Video courtesy of GLI.TC/H, created by Marta Blicharz and Bram Timmer, 2011.

Next I will discuss the work of Chicago artist Norm Wilson, whose recent project ScanOps (2011–ongoing) presents a related but different approach to the sensibilities of glitch art. Wilson has made a series of photographic objects that result from glitches within Google Books scanning software, thereby revealing the work and workers behind this process. The works themselves become sculptural, static images that simultaneously speak to the history of photography as well as new developments in access to information, copyright and intellectual property, that digitization and the Internet have played an important part ushering in. Interestingly, the images are the results of glitches in the system created by Google. They are not necessarily the actual glitches, nor were the glitches or the resulting imagery created by the artist, per se. Yet Wilson has discovered them (as found “objects”) and through carefully recontextualizing them, he draws forth their sociopolitical undertones. In this new light and through the collecting of these glitches, he puts on display a range of concerns pertaining to labor, the treatment of the workers charged with the task of scanning these books, and the conditions of creation that are made visible by the “mistakes” in a system designed to conceal such information.


Norm Wilson. The Inland Printer 164, 2012. Photo courtesy of the artist.

As a curator, I am also inspired by exhibitions and their history, and the final part of my investigation will therefore examine a couple of examples from that history, where glitch has intersected with artistic practice. Consider FAX, a recent exhibition curated by João Ribas (currently of the List Visual Arts Center at MIT) and co-produced by the Drawing Center and Independent Curators International, New York. Ribas invited cultural producers of all types to submit art works via fax, that are then added to the growing accumulation of works on display in the gallery, thus making part of the artistic process the transmission’s unexpected and uncontrollable effects on the works.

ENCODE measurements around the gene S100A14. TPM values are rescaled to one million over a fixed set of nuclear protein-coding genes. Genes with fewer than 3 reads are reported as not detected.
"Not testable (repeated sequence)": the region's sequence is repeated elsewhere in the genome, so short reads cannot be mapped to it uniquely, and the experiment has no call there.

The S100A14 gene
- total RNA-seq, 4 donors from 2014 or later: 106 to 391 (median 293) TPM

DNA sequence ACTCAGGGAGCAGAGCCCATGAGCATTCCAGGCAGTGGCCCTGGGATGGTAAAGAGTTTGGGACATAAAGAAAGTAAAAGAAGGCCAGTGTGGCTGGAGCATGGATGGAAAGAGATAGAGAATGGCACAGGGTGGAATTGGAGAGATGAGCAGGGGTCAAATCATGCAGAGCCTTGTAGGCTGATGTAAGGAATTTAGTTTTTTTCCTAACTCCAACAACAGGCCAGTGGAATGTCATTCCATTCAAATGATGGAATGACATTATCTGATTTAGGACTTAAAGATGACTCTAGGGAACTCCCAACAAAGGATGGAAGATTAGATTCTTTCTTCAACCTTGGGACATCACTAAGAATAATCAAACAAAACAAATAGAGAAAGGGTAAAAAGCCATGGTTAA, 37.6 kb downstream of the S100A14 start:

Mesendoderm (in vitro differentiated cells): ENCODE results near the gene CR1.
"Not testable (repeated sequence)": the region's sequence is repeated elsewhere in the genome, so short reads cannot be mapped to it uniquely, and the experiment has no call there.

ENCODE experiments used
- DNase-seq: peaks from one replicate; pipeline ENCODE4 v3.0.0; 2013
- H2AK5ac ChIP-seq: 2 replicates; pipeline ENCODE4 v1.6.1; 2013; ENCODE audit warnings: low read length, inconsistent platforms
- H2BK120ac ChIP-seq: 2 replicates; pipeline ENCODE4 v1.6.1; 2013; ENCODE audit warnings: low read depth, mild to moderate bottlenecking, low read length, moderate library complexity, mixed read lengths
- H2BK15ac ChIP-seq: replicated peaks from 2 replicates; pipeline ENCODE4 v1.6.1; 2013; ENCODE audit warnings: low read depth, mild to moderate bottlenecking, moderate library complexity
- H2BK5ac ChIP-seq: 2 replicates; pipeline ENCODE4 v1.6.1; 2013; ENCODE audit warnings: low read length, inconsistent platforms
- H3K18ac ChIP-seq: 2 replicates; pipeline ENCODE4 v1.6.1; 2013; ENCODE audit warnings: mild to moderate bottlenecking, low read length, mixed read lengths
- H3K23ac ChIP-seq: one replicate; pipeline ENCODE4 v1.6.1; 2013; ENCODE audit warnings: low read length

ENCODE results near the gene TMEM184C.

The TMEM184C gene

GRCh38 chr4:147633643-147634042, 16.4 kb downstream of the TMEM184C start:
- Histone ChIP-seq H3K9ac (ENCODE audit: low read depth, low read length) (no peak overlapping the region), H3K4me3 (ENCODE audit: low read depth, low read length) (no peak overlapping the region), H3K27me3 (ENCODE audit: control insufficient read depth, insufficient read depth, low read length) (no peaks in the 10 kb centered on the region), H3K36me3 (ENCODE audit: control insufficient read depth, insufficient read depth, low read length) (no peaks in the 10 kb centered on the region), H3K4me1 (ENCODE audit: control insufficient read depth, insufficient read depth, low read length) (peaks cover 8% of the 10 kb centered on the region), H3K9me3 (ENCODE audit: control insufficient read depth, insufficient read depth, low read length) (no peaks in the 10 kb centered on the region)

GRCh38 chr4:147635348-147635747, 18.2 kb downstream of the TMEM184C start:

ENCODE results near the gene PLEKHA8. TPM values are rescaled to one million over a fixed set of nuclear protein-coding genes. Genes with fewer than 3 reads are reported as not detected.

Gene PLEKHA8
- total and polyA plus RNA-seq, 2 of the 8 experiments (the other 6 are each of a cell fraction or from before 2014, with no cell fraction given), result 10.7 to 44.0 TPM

Left: Jack Whitten, Sun Ra Faxes (detail), 2009
Right: Wade Guyton, Untitled, 2009

If modes of communication and systems of transmittance (and the erosion of such) are significant tenets of glitch art, then it may be found too in historical precedents such as Art by Telephone, organized by the Museum of Contemporary Art Chicago in 1969. Curated by Jan van der Marck, the exhibition consisted of artists literally phoning in their works to be created by other artists/fabricators on site, and in my final post, I will examine the glitch possibilities that emerged from van der Marck’s proposition.


Exhibition catalogue, Art by Telephone, 1969. Sound recording, 12-inch vinyl record. Museum of Contemporary Art Chicago, Publication Archive © 1969 MCA Chicago.

About The author

Steven L. Bridges

Steven L. Bridges is Associate Curator at the Eli and Edythe Broad Art Museum at Michigan State University. Most recently, Bridges curated the major exhibition Oscar Tuazon: Water School, and co-curated the exhibitions Michel Parmentier and Michigan Stories: Mike Kelley and Jim Shaw. Presently he is working on a major exhibition of the work of Katrín Sigurðardóttir to open at the museum in the fall of 2019. Other notable projects include Beyond Streaming: A Sound Mural for Flint, a residency and exhibition for which artist Jan Tichy was invited to respond to the Flint water crisis. Previously, Bridges was the Curatorial Assistant at the MCA Chicago where he curated solo exhibitions of the work of artists Faheem Majeed and Jason Lazarus. He also assisted the major retrospective exhibition of the work of Doris Salcedo, which traveled to the Solomon R. Guggenheim Museum in New York and the Pérez Art Museum Miami. From 2011–15, Bridges co-curated the annual Rapid Pulse International Performance Art Festival in Chicago. His essays and articles have been published in numerous journals and in exhibition catalogues and other online and print media. In 2017 he was named a curatorial fellow at the FACE Foundation.